I hope they include the hilarious dinner party scene. (White’s writing is often wickedly funny). The arrival of a Princess – albeit only an Australian one by marriage – has been duly noted in the social pages and so Dorothy’s old pal, Cherry Cheeseman gets up a dinner party. As usual Dorothy is late, and by the time she arrives the cook is threatening to walk out and the other guests are well-and-truly pickled on brandy. Dorothy is seated next to a (never named) ‘Australian Writer’ with a ‘Dickens hairdo’, who discerns that she has never heard of him despite his swag of awards. With a ‘literary smile’ he dismisses her confession that she’s reading The Charterhouse of Parma for the seventh time because she’s not an adventurous reader, and turns to his dimwitted neighbour to explain how he’s ‘adapting the Gothic novel to local conditions’ . (p92)
After dinner Dorothy is waylaid by the wife of a ‘detergent knight’. This naïve old lady, in a lather of gratitude that the Princess has graced Sydney with her presence, embarrasses Dorothy with her accusations of kindness. She is sure that ‘it must be a great joy’ to her mother to have her home – when all the while Dorothy has taken on board Cherry’s revelation that not only did she put her mother into the Thorogood Home – but that the old lady had conveniently died three weeks later.
When unable to bear her own hypocrisy any longer Dorothy goes searching for Cherry to make her farewells, she finds her hostess ‘lying on the bathroom tiles, crumbs of plaster in her hair’ because when she ‘fell’ the curtains came with her. But just before Cherry passes out she asks, ‘each word flickering inside a fume of brandy’ why Dorothy hates her mother. As she flees, the Australian Writer makes a most ungallant offer if she will only ‘turn him on’, but she escapes his rugby tackle and runs out into the night.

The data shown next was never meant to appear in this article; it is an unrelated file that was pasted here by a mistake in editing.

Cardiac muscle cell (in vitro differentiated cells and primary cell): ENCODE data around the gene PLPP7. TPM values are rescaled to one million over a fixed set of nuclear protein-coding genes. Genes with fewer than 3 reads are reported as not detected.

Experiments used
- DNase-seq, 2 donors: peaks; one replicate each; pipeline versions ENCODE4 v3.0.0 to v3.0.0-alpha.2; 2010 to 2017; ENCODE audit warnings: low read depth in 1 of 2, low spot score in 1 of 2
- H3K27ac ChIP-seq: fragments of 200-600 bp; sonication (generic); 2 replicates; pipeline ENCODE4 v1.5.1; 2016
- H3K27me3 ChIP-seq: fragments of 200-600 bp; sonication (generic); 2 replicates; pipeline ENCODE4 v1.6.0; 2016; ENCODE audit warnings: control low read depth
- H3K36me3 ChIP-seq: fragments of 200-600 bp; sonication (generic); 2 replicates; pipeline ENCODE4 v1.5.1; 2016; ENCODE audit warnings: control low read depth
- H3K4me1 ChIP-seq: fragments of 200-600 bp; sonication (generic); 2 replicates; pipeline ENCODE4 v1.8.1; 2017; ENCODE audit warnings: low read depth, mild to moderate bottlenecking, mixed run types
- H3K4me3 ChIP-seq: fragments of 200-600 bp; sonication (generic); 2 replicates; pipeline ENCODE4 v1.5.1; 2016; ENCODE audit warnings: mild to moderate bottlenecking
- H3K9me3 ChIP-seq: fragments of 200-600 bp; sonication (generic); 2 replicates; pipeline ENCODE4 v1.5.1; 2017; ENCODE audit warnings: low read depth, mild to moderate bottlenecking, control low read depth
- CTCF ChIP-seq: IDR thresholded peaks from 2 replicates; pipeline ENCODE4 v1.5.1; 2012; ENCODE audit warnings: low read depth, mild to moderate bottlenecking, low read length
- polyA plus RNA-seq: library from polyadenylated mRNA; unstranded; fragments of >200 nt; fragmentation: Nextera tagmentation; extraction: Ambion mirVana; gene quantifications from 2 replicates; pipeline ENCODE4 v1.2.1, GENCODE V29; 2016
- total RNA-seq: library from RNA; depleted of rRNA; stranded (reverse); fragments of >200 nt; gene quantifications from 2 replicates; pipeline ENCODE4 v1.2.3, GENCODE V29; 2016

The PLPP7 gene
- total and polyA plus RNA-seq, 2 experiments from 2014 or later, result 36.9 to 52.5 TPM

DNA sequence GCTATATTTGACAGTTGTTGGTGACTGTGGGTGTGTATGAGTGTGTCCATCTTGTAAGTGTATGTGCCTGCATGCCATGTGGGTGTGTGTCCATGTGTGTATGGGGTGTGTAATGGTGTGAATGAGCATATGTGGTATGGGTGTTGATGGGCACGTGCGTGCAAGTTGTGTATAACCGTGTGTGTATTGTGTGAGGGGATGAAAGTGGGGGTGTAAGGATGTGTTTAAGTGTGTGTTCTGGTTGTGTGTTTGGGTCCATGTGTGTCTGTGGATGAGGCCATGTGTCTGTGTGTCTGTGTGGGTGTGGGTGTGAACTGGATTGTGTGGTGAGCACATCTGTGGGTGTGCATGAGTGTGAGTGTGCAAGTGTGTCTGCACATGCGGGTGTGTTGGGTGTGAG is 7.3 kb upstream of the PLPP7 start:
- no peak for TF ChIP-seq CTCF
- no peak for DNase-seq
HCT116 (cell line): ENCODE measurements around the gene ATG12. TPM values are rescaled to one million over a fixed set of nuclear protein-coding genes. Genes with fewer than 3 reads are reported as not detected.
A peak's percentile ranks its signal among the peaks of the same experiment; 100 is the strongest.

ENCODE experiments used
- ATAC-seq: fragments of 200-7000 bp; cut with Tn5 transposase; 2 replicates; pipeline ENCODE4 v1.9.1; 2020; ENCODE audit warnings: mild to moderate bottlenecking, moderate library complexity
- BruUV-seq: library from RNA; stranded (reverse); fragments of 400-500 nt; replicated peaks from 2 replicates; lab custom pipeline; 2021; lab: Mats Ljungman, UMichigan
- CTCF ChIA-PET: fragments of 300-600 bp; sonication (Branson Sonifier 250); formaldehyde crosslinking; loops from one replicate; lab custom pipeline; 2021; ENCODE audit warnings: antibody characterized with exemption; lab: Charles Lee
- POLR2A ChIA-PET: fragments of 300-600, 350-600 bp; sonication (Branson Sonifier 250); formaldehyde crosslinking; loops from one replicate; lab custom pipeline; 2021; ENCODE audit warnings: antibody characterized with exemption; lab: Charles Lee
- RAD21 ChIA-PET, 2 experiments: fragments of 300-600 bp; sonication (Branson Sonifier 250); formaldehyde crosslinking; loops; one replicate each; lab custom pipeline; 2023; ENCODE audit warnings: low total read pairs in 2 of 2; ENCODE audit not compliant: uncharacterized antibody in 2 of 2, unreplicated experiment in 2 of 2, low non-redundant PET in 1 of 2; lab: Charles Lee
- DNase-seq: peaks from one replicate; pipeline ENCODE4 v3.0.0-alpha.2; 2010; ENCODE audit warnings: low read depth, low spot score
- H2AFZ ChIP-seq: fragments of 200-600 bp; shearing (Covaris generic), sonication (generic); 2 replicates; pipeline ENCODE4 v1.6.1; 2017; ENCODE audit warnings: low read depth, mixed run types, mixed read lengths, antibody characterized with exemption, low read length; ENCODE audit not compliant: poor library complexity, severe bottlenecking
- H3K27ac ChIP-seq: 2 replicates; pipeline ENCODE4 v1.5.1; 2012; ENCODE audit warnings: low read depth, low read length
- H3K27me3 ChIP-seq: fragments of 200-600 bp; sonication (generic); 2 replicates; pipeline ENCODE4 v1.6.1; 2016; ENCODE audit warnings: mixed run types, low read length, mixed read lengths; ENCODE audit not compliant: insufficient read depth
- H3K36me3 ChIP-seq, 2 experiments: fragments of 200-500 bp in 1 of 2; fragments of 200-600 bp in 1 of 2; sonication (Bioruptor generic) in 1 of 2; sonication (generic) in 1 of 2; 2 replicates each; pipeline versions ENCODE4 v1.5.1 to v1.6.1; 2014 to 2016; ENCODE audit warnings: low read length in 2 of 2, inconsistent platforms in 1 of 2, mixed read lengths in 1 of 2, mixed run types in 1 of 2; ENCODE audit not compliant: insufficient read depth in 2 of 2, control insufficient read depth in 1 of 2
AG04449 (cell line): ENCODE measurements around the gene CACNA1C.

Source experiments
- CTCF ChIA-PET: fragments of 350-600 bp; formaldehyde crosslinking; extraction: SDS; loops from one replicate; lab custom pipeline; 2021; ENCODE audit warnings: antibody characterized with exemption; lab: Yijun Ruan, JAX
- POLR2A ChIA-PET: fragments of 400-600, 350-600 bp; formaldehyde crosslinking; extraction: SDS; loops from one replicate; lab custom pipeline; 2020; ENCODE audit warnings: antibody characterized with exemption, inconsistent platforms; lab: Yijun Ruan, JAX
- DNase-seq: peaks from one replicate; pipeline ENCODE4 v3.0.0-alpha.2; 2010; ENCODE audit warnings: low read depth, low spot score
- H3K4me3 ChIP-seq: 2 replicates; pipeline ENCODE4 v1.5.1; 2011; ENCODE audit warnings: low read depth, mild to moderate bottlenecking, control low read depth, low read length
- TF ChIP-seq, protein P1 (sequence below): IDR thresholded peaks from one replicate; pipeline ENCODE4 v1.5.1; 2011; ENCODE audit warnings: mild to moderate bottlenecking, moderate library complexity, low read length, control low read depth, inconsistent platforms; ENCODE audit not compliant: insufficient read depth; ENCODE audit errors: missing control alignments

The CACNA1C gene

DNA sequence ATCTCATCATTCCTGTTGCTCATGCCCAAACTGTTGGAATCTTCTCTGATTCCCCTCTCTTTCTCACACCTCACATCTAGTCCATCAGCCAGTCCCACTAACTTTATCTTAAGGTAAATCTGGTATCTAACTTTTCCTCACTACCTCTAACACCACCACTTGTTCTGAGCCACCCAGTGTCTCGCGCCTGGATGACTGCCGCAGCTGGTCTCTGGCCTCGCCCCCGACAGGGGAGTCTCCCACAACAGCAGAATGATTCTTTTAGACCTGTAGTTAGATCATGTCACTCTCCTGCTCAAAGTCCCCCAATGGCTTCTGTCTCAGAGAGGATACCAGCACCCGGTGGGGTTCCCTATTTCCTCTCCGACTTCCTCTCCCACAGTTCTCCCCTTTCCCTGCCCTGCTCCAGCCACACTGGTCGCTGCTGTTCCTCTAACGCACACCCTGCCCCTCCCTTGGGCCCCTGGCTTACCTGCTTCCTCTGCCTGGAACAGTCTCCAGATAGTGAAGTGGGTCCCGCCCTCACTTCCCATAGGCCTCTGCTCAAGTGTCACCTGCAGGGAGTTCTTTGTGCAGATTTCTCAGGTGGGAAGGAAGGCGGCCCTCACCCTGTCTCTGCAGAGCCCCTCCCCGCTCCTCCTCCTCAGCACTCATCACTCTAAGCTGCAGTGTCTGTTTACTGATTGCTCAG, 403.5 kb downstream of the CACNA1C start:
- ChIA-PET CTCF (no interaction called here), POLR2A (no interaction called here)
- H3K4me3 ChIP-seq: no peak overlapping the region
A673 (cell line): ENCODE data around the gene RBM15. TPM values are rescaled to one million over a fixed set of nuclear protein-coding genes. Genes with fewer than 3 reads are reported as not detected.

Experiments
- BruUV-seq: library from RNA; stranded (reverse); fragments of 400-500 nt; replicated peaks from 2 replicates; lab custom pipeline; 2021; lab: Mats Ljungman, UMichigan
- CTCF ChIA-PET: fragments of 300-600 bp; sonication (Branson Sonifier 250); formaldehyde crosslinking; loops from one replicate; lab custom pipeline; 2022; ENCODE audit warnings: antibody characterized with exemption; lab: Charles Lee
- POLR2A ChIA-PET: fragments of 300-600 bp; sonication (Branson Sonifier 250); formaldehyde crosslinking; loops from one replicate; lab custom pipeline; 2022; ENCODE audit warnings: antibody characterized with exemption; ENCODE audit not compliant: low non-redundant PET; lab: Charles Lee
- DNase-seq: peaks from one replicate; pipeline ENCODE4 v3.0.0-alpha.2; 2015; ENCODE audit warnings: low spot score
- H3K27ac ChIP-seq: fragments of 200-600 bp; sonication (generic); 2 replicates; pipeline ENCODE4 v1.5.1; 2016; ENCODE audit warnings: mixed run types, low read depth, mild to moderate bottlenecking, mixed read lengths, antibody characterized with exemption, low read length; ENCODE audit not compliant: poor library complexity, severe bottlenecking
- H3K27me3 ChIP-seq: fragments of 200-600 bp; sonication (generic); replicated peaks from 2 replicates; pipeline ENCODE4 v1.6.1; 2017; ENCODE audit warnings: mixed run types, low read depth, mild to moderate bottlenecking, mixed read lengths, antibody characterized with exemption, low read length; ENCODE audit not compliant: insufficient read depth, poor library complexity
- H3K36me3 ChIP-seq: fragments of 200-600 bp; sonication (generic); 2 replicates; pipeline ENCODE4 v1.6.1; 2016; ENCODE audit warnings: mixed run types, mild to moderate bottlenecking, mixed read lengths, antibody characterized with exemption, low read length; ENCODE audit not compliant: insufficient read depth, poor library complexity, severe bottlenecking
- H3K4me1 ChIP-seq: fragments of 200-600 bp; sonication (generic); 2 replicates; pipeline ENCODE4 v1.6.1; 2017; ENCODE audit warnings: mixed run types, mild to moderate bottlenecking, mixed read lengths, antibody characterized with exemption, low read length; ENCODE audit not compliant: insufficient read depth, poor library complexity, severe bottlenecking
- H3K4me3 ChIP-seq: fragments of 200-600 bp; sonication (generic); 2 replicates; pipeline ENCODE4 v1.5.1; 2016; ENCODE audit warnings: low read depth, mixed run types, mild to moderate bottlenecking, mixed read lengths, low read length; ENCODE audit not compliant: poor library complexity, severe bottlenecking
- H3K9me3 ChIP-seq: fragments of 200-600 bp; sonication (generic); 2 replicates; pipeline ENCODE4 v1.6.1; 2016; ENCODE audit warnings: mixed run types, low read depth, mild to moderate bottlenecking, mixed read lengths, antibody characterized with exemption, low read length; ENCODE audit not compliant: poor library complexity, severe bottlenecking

(Actually there’s a motif of falls throughout the book. Basil and Dorothy – and some of the others as well – are forever bumping themselves on things, and they slip over on front paths and stone floors, causing bruises and limps. Basil even falls out of a tree. I think these falls may be biblical: falls from grace? Stumbling on the pilgrim’s path? I’d have to dig out Paradise Lost, a Pilgrim’s Progress or the old King James to be sure. As for the other motif, people constantly spilling things on themselves and staining their clothes, um, I’m perplexed. They are a remarkably grubby lot. The stain of original sin? The damned spot that won’t come out?? But that was Macbeth.)